The first issue of *Parabola* appeared in July 1964.

Michael A. B. Deakin

One of the most significant advances in the entire history of mathematics was the development of Calculus in the latter years of the 17th Century.

David Angell

Fermat’s Last Theorem is one of the most famous problems in mathematics. Its origin can be traced back to the work of the Greek mathematician Diophantus

Gerardo Sozio

Trigonometry, as it is taught in high school using the trigonometric ratios, has an interesting history.

N. P. Singh

In a recent article in *Parabola* (Vol.37, No.3, 2001, 13–16), Anard Kumar proved that the dynamical system defined by summing the squares of the digits of a positive integer repeatedly leads to a fixed point solution.

**Q1171.** The first digit of a 6 -digit number is 1 . If the 1 is shifted to the other end, the new number is 3 times the original number. Find this number.

**Q1161.** Find all values of x (real number) satisfying (x−1)/(2004) + (x−3)/(2002) + (x−5)/(2000) + ⋯ + (x−2003)/2 = ⋯

Welcome to this issue of Parabola which contains, in addition to regular articles and problems, the list of prizewinners and complete solutions for the UNSW School of Mathematics Competition in 2005.

J. Guest

When I was a young mathematics student, I often wondered whether there was an easy way of checking determinants. By recently studying the checking of contractants I found there is a fairly easy way to accomplish this.

Garth Lien

We begin by looking at the definition of an oval, or as it is more formally known, an ellipse. An ellipse is the set of all points (x,y)
in the plane such that the sum of the distances from (x,y)
to two fixed points is some constant.

Michael A. B. Deakin

In my previous column, I outlined the story of the most recent extension of the number system, so that it expanded to include "infinitesimals", numbers smaller than any of our familiar real numbers, and yet not the same as zero.

**Problem 1.** On the Island of New Monia, the natives made totem poles out of square-heads and long-heads (which were twice as tall as square-heads). The square-heads were made of mahogany, while the long-heads were made of ebony or sandalwood. The heads were stacked upright.

**Prize Winners – Junior Division
First Prize**

Vinoth Nandakumar James Ruse Agricultural High School

**Q1181.** Consider the following set of linear equations

x + 2y + z = 1

−2x + λy − 2z = -2

2x + 6y + 2λz = 3

**Q1171.** The first digit of a 6 -digit number is 1 . If the 1 is shifted to the other end, the new number is 3 times the original number. Find this number.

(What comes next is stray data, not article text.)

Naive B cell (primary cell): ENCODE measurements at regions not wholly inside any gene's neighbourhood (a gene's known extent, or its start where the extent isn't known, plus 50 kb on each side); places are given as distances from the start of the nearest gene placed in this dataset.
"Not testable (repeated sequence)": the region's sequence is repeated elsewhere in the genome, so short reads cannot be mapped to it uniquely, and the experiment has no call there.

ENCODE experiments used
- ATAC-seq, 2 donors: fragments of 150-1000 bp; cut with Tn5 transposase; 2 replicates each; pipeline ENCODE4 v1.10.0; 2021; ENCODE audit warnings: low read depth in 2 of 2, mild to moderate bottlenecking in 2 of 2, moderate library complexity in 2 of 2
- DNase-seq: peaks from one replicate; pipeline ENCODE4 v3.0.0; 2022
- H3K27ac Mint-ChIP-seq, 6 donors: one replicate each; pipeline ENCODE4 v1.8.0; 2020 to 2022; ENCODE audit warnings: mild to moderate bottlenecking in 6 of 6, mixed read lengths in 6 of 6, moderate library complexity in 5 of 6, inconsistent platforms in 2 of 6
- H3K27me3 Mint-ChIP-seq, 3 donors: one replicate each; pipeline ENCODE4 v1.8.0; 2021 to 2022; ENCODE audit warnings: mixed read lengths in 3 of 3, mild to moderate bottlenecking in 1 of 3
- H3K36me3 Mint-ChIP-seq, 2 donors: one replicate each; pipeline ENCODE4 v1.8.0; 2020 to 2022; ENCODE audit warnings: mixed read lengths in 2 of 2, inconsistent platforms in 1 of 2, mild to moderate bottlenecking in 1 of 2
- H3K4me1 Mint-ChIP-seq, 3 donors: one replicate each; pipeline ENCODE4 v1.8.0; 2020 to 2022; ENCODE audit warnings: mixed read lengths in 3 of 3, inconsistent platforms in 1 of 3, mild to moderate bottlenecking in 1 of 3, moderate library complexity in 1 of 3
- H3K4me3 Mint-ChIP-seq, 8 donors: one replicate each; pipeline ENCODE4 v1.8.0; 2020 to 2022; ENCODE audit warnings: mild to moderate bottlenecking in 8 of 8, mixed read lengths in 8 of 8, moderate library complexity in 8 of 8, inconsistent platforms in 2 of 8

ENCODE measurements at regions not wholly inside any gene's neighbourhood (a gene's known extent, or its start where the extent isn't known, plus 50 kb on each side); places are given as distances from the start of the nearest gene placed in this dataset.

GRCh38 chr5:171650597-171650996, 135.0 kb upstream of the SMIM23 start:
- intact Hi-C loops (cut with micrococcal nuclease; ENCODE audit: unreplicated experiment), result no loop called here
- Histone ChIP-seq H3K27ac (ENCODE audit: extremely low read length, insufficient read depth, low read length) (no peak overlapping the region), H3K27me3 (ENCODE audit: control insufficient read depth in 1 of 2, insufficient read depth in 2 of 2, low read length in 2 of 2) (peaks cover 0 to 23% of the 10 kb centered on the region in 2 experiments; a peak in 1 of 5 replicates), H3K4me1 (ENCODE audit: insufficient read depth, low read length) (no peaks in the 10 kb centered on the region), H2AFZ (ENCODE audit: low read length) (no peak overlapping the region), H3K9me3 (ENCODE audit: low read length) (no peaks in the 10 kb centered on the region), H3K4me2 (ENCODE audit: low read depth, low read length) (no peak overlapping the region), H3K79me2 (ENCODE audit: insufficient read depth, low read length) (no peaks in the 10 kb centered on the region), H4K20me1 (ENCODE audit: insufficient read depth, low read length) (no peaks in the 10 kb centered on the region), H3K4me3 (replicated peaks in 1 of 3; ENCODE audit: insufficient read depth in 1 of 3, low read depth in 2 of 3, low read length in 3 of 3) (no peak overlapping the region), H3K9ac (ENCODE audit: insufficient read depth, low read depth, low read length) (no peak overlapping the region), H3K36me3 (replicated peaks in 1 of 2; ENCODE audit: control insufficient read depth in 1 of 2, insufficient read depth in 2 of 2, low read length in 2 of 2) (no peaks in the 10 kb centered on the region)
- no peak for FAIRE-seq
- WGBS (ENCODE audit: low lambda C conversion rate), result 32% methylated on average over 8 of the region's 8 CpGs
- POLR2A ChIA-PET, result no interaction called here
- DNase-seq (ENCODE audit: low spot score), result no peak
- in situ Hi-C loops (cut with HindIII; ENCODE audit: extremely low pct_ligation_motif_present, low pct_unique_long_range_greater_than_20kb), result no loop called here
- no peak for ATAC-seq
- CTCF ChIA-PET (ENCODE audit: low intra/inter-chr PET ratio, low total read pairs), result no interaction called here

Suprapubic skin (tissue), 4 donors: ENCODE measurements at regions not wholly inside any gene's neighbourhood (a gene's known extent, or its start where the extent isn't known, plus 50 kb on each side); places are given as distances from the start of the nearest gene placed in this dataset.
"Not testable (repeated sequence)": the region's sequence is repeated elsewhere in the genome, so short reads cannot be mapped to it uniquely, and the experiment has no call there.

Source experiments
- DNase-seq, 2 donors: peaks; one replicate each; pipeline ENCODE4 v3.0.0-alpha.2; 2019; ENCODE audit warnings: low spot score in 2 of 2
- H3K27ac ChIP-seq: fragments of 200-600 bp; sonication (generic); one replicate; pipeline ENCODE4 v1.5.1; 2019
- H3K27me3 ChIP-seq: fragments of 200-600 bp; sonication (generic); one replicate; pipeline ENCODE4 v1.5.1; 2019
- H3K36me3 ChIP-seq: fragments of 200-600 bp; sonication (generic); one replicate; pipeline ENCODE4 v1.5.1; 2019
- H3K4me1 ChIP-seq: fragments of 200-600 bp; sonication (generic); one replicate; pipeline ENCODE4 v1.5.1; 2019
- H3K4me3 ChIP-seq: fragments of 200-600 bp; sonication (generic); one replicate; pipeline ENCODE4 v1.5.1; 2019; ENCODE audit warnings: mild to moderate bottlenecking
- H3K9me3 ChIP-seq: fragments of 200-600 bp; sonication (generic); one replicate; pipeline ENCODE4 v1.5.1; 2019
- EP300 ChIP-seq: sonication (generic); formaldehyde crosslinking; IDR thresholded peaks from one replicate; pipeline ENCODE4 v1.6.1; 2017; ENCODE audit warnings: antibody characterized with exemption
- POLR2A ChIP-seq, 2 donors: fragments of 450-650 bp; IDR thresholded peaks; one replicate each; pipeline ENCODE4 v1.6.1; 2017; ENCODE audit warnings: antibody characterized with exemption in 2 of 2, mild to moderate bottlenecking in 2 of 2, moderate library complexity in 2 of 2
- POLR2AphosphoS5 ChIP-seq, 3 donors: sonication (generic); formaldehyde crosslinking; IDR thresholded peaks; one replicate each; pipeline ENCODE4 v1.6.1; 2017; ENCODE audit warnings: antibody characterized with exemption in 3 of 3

This issue of Parabola celebrates some of the mathematics of George and Esther Szekeres.

George Szekeres

In the October 1964 issue of *Parabola*, the article on the Four Colour Problem called your attention to the existence of numerous unsolved mathematical problems which can be stated in quite simple non-technical terms.

George Szekeres

The theory of combinatorial configurations abounds in unsolved problems, some of which can be stated in simple non-technical terms. One of the most famous among these is the following problem due to the French mathematician, J. Hadamard.

Catherine Greenhill

How many people must attend a party before you are sure that you can find either three people who all know each other, or three people who do not know each other? This is a question in an area called Ramsey Theory.

Catherine Greenhill

George Szekeres made many contributions to various areas of mathematics. In combinatorics, one of his most important contributions was to ask a question which we still don’t know how to answer.

Yi Liu

We need counting in our daily life. Collecting cash from the supermarket, checking the bill at a restaurant, counting the number of place settings at a dinner party.... This sort of counting is pretty easy because we can count one by one.

Michael Deakin

In my last column, I showed the way in which the solution of cubic equations led to the introduction of complex numbers. Here I will concentrate on the solution of cubic equations themselves.

**Q1191.** In the triangle ABC,M is the midpoint of BC. Points X and AB and Y on AC are such that XY ‖ BC. Show that BY and CX intersect at a point P on AM.

**Q1181.** Consider the following set of linear equations x + 2y + z = 1

−2x + λy − 2z = -2

2x + 6y + 2λz = 3